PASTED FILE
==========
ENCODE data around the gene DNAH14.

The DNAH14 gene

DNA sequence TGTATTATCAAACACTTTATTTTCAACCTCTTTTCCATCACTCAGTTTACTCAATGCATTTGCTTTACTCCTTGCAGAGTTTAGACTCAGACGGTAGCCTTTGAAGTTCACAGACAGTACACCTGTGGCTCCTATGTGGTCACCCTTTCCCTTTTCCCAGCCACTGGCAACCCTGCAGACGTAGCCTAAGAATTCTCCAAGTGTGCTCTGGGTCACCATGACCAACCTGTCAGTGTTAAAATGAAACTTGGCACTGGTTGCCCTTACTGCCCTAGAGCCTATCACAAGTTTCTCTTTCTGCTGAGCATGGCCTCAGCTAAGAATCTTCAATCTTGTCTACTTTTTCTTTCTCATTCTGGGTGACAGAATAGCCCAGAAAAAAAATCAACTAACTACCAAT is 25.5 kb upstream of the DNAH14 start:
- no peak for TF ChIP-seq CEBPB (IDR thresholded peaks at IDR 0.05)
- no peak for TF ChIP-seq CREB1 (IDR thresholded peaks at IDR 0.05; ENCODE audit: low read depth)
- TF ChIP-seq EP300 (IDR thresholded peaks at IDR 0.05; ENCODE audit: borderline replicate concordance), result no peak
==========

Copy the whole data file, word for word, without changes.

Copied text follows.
ENCODE data around the gene DNAH14.

The DNAH14 gene

DNA sequence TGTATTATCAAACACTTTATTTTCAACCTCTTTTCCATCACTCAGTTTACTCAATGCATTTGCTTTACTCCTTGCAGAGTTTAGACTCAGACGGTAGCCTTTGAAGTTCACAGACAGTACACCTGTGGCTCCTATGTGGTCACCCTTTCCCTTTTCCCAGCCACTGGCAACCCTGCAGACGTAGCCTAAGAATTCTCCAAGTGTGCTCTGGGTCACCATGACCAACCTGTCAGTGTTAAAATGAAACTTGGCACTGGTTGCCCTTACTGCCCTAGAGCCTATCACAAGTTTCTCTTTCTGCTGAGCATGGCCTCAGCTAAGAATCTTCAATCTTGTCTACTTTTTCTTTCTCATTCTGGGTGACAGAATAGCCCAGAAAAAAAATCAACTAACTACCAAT is 25.5 kb upstream of the DNAH14 start:
- no peak for TF ChIP-seq CEBPB (IDR thresholded peaks at IDR 0.05)
- no peak for TF ChIP-seq CREB1 (IDR thresholded peaks at IDR 0.05; ENCODE audit: low read depth)
- TF ChIP-seq EP300 (IDR thresholded peaks at IDR 0.05; ENCODE audit: borderline replicate concordance), result no peak